With all the unrest and discussions on healthcare reform, I decided to take a quick look around the web.  We have everything from the G-20 meeting in Pittsburgh to healthcare workers at Kaiser demonstrating over healthcare and employment issues.  Some of the picketing is very peaceful and some appears not to be, so I am guessing protests and picketing is going to continue until our Congress finally gets a solution in place.  Healthcare reform with the current economics is not making for a good mix anywhere in the US. 

Some of this comes down to emerging technologies replacing humans as has been going on for a few years, but the pace and party due to the imageeconomy has accelerated.  New technologies are also rapidly changing the way we are both cared for and the ways healthcare is delivered, almost at a pace that is too fast for all to absorb, learn, and accept and is the main reason this has to be addressed quickly as the longer we go without policies and digital algorithmic centric laws in place, the worse it will get, as the fear of the unknown drives it’s own frustrations and emotions among us as well.  BD 

In Pittsburgh

The police here arrested 110 people on Friday night, according to the mayor’s office. They dispersed hundreds of students milling near the University of Pittsburgh with pepper spray and smoke canisters in a scene reminiscent of the previous night’s disturbances on the first day of the economic summit.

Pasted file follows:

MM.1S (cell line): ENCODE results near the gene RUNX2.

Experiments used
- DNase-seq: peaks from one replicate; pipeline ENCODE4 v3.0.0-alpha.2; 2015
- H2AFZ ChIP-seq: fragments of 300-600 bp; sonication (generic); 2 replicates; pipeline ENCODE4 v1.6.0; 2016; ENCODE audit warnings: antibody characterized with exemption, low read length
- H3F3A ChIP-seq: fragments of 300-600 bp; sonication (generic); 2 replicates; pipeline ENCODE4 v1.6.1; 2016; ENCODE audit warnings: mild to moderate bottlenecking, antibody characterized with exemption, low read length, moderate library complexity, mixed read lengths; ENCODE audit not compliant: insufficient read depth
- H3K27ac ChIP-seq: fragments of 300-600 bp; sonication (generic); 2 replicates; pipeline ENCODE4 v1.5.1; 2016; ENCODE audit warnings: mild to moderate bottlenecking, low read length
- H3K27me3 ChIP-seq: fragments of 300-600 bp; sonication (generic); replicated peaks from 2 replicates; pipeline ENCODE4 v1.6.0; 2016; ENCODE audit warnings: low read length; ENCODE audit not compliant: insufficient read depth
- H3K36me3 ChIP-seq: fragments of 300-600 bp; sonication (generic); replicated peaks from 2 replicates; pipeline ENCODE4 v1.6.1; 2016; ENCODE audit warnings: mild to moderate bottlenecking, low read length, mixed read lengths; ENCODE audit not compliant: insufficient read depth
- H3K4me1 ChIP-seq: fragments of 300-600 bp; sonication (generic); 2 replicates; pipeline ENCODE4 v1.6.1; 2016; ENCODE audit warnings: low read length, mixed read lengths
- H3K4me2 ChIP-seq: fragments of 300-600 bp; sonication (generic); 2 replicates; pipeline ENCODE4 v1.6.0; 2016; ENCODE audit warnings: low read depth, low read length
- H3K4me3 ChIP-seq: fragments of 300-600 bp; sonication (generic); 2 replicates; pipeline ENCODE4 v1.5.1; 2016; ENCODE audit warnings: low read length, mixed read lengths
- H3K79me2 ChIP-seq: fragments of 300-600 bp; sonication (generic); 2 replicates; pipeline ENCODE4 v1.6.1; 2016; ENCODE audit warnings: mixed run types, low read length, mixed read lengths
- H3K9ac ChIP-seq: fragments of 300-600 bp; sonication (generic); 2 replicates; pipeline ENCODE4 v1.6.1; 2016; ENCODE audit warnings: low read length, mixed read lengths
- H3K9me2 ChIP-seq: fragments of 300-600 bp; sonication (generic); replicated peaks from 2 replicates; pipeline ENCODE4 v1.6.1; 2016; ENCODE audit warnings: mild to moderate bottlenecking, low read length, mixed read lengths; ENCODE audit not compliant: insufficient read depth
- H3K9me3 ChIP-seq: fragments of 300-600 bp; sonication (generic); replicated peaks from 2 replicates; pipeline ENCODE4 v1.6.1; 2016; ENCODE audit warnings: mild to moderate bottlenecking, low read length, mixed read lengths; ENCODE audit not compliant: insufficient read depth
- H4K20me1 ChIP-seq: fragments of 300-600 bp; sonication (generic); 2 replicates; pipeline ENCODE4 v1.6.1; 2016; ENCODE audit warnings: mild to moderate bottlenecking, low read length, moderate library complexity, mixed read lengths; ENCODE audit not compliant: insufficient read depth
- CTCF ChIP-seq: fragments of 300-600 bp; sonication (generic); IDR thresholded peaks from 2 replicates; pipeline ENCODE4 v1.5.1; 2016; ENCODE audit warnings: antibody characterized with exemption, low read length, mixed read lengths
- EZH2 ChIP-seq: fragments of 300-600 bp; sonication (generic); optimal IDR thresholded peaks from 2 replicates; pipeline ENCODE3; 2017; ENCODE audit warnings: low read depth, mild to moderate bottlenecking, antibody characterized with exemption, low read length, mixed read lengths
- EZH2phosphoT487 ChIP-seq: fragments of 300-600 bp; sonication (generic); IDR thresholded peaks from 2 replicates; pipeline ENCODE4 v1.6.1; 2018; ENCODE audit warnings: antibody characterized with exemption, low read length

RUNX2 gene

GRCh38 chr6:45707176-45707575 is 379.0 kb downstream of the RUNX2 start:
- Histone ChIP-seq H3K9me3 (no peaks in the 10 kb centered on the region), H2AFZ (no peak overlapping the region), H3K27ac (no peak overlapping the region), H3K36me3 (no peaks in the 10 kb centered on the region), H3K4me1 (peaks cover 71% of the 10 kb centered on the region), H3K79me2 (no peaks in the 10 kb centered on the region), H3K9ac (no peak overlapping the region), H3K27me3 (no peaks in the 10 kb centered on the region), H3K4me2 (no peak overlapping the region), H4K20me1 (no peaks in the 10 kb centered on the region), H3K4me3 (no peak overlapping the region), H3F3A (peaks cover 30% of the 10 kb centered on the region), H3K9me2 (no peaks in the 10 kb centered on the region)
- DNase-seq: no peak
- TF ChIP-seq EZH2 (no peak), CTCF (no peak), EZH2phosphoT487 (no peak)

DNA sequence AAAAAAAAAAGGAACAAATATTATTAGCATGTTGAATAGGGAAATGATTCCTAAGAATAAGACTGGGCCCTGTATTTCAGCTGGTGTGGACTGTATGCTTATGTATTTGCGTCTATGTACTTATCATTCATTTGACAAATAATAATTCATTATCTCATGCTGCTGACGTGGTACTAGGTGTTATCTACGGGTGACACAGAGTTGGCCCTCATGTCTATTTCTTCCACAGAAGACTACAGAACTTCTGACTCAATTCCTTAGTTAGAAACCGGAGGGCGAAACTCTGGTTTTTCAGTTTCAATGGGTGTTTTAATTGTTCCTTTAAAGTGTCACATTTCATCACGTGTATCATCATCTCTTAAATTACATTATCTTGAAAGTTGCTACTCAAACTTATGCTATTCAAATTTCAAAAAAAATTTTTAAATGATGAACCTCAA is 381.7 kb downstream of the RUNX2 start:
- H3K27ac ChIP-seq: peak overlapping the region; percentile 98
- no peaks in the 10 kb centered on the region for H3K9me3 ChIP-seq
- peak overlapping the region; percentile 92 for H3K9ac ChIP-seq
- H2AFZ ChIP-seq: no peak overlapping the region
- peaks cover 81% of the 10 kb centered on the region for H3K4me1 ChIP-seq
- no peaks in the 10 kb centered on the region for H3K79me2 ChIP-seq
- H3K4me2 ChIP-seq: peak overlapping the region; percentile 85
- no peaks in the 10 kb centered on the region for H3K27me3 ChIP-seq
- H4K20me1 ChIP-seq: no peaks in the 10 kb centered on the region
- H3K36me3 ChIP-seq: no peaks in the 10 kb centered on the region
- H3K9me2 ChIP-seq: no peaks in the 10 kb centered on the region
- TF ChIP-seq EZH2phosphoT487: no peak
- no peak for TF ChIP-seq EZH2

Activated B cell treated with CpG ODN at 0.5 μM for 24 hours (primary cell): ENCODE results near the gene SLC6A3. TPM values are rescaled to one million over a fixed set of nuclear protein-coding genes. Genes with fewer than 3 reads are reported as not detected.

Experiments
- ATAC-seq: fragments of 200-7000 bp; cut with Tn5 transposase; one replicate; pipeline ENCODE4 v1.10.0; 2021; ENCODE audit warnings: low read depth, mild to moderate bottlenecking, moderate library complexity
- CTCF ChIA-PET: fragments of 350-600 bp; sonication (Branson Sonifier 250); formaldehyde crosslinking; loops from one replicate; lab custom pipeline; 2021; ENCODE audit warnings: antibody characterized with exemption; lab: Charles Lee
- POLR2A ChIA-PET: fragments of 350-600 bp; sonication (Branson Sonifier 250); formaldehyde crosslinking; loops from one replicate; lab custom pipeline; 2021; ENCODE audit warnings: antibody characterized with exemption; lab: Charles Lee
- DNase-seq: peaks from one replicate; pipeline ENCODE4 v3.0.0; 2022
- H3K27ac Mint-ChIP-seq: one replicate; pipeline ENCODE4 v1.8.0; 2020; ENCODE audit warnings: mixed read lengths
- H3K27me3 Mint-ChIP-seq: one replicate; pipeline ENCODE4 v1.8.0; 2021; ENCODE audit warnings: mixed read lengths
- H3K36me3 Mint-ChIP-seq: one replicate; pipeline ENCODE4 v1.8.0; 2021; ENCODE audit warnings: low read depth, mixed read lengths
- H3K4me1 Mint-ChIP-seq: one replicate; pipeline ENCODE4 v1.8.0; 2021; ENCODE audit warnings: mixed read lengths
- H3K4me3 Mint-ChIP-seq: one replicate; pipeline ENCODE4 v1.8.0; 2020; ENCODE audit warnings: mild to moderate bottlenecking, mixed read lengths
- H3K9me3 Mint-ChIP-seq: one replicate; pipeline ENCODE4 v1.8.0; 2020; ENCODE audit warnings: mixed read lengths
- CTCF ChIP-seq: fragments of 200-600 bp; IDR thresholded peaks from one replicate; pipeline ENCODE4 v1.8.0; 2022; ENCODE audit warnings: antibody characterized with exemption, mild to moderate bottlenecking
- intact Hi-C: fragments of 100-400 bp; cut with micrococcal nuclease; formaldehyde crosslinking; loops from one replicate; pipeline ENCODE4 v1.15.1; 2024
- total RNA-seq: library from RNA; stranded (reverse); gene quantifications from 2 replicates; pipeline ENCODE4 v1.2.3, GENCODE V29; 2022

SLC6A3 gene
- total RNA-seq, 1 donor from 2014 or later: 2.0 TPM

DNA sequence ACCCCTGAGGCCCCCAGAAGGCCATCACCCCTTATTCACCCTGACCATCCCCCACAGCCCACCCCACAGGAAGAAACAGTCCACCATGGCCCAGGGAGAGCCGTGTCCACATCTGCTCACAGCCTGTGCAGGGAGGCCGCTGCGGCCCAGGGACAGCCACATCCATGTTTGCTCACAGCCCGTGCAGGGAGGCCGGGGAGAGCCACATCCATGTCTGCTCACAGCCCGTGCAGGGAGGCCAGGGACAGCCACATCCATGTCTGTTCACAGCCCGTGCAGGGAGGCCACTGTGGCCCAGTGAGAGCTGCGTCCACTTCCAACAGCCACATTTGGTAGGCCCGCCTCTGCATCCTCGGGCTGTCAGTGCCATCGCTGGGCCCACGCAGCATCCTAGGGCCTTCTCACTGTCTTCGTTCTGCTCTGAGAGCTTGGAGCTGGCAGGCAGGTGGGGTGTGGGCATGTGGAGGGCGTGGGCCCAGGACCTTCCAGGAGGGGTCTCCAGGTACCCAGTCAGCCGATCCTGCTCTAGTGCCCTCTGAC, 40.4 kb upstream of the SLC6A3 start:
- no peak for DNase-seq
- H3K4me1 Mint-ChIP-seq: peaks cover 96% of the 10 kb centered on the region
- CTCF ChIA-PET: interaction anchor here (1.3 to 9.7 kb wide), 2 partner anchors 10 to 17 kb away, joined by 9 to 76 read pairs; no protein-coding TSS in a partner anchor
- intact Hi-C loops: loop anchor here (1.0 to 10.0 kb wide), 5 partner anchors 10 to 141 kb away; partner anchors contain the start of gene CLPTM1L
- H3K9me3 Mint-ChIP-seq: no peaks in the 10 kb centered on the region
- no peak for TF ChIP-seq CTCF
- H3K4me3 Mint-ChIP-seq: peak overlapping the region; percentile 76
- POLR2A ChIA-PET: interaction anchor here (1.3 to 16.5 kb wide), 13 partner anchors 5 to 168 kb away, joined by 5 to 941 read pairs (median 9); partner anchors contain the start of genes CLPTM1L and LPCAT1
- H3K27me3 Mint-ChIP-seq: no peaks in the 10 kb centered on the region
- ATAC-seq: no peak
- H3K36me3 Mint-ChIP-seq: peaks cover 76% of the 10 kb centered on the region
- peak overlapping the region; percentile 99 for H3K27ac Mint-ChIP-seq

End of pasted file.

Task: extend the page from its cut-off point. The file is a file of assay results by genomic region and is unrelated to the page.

In San Francisco

SAN FRANCISCO — In case the giant hotel corporations now bargaining with their workers for a new citywide contract had any doubts, over 1,700 of those workers made clear Sept. 24 they and their union, Unite Here Local 2, are determined to win a fair contract that maintains strong health care coverage and keeps their jobs secure. Their current contract expired in August.

In Sacramento

Supporters of a public health plan Tuesday stepped up their campaign to make sure the concept isn't dropped by Congress, holding rallies in Sacramento and across the country against what they contend is a private insurance industry run amok.

Anthem Blue Cross, the state's largest health insurer with 6.8 million subscribers, served as a target for demonstrators in Sacramento and five other protests in the state's largest cities. Dozens of pickets marched outside the company's offices near the state Capitol to deliver a message: "Big Insurance: Sick of it."

In South Butler, PA

Striking South Butler County teachers turned out in force yesterday morning to picket their campus.

Union spokesman Butch Santicola estimated that 180 of the district's 186 faculty members were carrying signs on the first day of the strike. The few teachers not present, he said, were ill.

South Butler County is the only school district in Pennsylvania where teachers are on strike, according to the state Department of Education.

In Chicago

CHICAGO –– “This picket line is really speaking for all the people of Illinois who need decent health care,” Illinois Gov. Pat Quinn told striking workers at SK Hand Tools Corporation. “Health care is not a privilege. It’s a fundamental right as a human being.”